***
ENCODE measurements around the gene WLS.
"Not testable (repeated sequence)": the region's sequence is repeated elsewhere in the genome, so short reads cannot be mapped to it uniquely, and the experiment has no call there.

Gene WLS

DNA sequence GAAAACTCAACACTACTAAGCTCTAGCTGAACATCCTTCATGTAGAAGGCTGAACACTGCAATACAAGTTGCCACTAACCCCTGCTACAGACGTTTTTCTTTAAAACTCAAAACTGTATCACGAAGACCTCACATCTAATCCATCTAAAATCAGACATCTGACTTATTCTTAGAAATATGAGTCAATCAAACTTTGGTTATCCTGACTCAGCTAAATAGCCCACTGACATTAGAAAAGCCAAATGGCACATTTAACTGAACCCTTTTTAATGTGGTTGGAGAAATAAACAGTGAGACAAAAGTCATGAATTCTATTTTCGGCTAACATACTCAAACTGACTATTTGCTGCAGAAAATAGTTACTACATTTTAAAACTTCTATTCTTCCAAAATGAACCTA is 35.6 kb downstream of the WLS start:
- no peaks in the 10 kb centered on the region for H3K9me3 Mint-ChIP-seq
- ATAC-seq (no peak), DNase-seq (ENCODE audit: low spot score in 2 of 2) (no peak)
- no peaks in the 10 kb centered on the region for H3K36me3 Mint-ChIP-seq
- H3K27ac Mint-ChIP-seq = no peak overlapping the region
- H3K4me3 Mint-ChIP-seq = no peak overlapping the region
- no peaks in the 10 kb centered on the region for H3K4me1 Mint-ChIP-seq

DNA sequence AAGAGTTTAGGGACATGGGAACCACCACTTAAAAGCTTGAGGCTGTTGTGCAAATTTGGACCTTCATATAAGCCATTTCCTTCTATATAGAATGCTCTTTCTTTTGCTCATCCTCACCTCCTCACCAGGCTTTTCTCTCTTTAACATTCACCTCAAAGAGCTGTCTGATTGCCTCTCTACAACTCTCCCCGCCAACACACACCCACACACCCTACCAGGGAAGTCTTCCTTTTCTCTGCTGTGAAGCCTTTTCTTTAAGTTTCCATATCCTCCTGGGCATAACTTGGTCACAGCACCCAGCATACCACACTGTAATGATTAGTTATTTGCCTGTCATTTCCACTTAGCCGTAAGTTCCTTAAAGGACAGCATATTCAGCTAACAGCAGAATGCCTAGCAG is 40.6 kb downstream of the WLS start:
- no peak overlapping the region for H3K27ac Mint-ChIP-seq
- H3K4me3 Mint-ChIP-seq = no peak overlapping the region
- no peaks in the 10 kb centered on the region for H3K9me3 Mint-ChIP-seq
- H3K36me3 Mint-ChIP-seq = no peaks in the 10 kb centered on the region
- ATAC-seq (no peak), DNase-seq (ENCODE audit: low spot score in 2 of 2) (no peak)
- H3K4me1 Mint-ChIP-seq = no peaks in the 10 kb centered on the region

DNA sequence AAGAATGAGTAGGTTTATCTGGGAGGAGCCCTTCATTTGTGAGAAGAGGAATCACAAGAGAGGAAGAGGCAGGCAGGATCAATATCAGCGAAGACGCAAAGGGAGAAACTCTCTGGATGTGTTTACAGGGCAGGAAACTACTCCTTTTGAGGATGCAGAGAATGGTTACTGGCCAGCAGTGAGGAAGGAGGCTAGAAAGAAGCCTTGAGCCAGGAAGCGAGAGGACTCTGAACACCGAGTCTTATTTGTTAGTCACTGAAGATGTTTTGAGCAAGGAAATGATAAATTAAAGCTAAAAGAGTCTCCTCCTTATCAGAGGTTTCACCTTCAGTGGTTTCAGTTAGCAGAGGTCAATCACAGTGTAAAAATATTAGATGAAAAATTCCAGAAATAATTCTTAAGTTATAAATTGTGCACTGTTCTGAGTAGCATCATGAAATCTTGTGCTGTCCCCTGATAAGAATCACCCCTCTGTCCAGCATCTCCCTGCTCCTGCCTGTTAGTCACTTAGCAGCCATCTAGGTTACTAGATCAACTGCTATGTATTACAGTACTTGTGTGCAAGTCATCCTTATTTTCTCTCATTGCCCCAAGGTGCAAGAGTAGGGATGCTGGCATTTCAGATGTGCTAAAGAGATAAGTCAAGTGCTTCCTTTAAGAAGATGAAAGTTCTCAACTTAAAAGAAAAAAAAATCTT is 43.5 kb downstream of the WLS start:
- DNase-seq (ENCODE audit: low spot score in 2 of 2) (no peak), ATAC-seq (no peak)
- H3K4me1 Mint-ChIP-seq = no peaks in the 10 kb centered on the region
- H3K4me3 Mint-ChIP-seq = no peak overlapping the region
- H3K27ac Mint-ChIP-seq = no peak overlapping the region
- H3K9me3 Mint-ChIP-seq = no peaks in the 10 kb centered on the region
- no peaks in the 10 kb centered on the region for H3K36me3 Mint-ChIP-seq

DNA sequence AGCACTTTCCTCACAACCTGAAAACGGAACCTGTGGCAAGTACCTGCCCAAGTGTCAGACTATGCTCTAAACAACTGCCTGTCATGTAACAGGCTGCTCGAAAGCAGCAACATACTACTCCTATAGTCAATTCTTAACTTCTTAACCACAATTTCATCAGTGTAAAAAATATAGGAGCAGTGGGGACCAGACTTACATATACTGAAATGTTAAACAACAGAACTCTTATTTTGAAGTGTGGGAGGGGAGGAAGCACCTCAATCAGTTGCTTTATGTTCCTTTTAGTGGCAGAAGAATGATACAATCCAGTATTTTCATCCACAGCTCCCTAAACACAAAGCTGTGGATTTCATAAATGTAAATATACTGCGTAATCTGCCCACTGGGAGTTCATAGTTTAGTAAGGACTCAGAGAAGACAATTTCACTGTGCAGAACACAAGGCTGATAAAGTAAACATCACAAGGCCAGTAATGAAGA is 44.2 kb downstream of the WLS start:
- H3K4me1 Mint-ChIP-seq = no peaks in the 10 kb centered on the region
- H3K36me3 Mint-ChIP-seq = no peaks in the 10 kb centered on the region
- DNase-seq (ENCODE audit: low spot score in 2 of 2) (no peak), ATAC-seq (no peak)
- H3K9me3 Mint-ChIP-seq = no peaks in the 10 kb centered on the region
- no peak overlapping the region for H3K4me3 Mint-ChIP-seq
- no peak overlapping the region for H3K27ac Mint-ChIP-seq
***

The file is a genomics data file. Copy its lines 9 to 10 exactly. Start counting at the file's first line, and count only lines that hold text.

- H3K4me3 Mint-ChIP-seq = no peak overlapping the region
- no peaks in the 10 kb centered on the region for H3K4me1 Mint-ChIP-seq